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Pistol Annies plan "Interstate Gospel"

Thursday, September 27, 2018 – Pistol Annies are back with the trio's third studio album, "Interstate Gospel," out on Nov. 2.

The 14-track album comes more than five years after the trio of Miranda Lambert, Ashley Monroe and Angaleena Presley put out "Annie Up" in 2013.

"The best way to describe this record is that it sounds like 3 women came unleashed and told a bunch of truth. We didn't hold back and we're proud of it," the trio tweeted today.

Three concerts are planned to celebrate the release of the disc.

The songs "Interstate Gospel," "Best Years of My Life" and "Got My Name Changed Back" went to country radio.

The track list is:
Interstate Prelude
Stop Drop and Roll One
Best Years of My Life
5 Acres of Turnips
When I Was His Wife
Cheyenne
Got My Name Changed Back
Sugar Daddy
Leavers Lullaby
Milkman
Commissary
Masterpiece
Interstate Gospel
This Too Shall Pass

All tracks are written by the trio, except "This Too Shall Pass," which is written by Monroe and Presley.

The Annies revealed the track listing to fans via a postcard campaign mailed directly out to the fans.

The Pistol Annies have planned three concert events. They will play Nashville's Ryman Auditorium on Oct. 25, New York's Town Hall on Nov. 2 and Los Angeles' The Novo on Nov. 7. Tickets go on sale on Friday, Oct. 5. Members of Lambert's Fan Club, Ran Fans will have access to an exclusive presale beginning on Oct. 2.

The trio made a surprise appearance at the second of Lambert's Country Music Hall Of Fame (CMHoF) Artist In Residency slot on Sept. 26 in Nashville.

More news

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The Blade CD review - The Blade
Ashley Monroe gains more acclaim for other projects than she does for her own solo efforts. Monroe is one third of side group Pistol Annies. She sang with Blake Shelton on his hit "Lonely Tonight." She received praise for her first proper solo album (her ill-fated Satisfied" was released three years after its completion by her former label, Sony), "Like a Rose," in 2013, although that was a release that stood on the strength of the songs because three singles produced zero hits. »»»
American Middle Class CD review - American Middle Class
Angaleena Presley is best known as being one-third of Pistol Annies, the very cool side group with Miranda Lambert and Ashley Monroe. For Presley, the Annies (she is "Holler Annie") was her calling card to putting out this debut disc at 37, but the Annies needn't be thought of as a fall back plan for the Kentucky native. What separates Presley apart is her very sharp songwriting. Presley brings story songs to the fore, but these aren't feel good, everything works out in the »»»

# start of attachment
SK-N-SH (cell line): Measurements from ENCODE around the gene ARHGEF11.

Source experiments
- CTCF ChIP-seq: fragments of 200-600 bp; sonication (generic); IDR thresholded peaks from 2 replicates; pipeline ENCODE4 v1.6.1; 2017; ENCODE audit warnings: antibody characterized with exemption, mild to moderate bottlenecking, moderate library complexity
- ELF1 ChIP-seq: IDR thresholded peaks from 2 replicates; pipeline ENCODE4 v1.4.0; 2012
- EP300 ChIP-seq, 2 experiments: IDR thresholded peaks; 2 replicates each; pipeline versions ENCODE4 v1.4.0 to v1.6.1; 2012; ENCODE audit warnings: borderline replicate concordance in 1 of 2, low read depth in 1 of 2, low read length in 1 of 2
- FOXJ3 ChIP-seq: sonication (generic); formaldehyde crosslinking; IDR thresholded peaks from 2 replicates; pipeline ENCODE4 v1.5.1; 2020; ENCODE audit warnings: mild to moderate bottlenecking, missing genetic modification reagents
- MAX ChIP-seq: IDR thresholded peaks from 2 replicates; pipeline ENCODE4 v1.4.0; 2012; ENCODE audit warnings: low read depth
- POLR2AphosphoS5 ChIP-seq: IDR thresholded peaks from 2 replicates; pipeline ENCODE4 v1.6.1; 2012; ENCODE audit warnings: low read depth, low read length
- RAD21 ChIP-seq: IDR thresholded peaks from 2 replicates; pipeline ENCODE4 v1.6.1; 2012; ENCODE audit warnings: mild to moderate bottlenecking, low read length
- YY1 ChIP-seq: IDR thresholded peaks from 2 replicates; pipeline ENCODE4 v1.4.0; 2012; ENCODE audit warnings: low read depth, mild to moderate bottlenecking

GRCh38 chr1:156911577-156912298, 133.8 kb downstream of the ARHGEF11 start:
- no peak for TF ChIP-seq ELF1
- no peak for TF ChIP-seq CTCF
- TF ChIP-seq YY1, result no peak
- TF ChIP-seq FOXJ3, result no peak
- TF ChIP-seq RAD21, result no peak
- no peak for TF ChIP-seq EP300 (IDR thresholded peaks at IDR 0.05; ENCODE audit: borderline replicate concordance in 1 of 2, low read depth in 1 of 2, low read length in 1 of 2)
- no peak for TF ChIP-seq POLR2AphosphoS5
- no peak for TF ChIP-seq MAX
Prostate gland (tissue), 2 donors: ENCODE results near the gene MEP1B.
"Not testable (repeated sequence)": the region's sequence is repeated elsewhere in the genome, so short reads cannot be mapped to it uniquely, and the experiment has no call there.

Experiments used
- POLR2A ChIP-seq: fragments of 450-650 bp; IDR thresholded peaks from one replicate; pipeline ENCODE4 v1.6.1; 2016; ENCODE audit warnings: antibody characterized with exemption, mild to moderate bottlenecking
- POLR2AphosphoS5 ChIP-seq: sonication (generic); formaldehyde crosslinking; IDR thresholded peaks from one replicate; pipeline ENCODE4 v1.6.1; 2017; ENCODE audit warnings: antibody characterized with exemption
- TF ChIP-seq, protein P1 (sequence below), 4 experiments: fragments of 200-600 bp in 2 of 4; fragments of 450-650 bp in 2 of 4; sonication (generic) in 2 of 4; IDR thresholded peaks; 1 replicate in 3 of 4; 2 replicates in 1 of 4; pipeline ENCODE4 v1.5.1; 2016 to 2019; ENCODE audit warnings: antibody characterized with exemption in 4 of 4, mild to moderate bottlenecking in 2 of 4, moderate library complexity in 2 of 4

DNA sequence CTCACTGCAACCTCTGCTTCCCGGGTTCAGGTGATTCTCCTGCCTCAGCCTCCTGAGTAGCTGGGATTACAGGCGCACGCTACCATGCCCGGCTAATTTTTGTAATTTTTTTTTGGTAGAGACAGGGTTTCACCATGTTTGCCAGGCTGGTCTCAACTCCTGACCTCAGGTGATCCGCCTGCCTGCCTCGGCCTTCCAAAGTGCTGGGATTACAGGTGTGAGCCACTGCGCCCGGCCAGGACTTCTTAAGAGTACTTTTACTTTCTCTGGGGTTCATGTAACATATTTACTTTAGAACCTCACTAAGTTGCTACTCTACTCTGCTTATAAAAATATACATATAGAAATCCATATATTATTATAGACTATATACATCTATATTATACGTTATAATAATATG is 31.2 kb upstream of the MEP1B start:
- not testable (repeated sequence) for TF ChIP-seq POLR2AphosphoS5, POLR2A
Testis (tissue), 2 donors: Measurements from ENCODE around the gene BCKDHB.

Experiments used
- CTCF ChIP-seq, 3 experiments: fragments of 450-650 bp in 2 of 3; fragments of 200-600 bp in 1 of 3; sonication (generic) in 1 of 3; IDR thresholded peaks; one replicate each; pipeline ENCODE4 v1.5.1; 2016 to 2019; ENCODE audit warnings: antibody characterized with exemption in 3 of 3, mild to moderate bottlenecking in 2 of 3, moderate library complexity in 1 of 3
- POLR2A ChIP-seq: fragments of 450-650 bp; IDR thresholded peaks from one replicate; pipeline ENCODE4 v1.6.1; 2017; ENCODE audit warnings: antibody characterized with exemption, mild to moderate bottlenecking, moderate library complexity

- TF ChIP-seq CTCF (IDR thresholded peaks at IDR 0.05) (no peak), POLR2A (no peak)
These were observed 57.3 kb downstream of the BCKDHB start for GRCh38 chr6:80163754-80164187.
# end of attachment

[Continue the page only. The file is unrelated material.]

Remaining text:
Platinum CD review - Platinum
Cynics might think that Miranda Lambert is presumptuous in entitling her fifth disc "Platinum" and, in effect, assuming she'll get her plaque for selling 1 million units. But Lambert says that isn't the case, but more a matter of style, looks and feel. Lambert also wrote and discovered a lot of excellent songs that fit her quite well in an album in which she exposes her inner self as she matures. That may never more apparent than in the country rocker Lambert wrote »»»
Editorial: Walking the talk – When names like Hank Williams, Johnny Cash, Waylon and the Hag are invoked, you're talking hard core country. These are the touchstones of country , the guys who made country music what it was and still is (or maybe can be). When these folks would sing about being down-and-out and the rough-and-tumble, they knew of what they were singing about. Fast forward a few years to the country singers of today. »»»
Concert Review: The Lil Smokies provide the perfect antidote – On a night when the world to be falling further apart thanks to coronavirus (this would be the night the NBA postponed the season), there stood The Lil Smokies to at least in some small measure save the day. The quintet is part of a generation of musicians with bluegrass as the basis, but not totally the sum of the music either.... »»»
Concert Review: White makes the case for himself, no matter how dark the music – John Paul White opined with a glint in his eyes that his songs were not of the uplifting variety. In fact, they were downright dark. How else to explain "The Long Way" with the line "long way home back to you." Or "James," a song inspired by his grandfather who suffered from dementia. But lest you think that the Alabama... »»»
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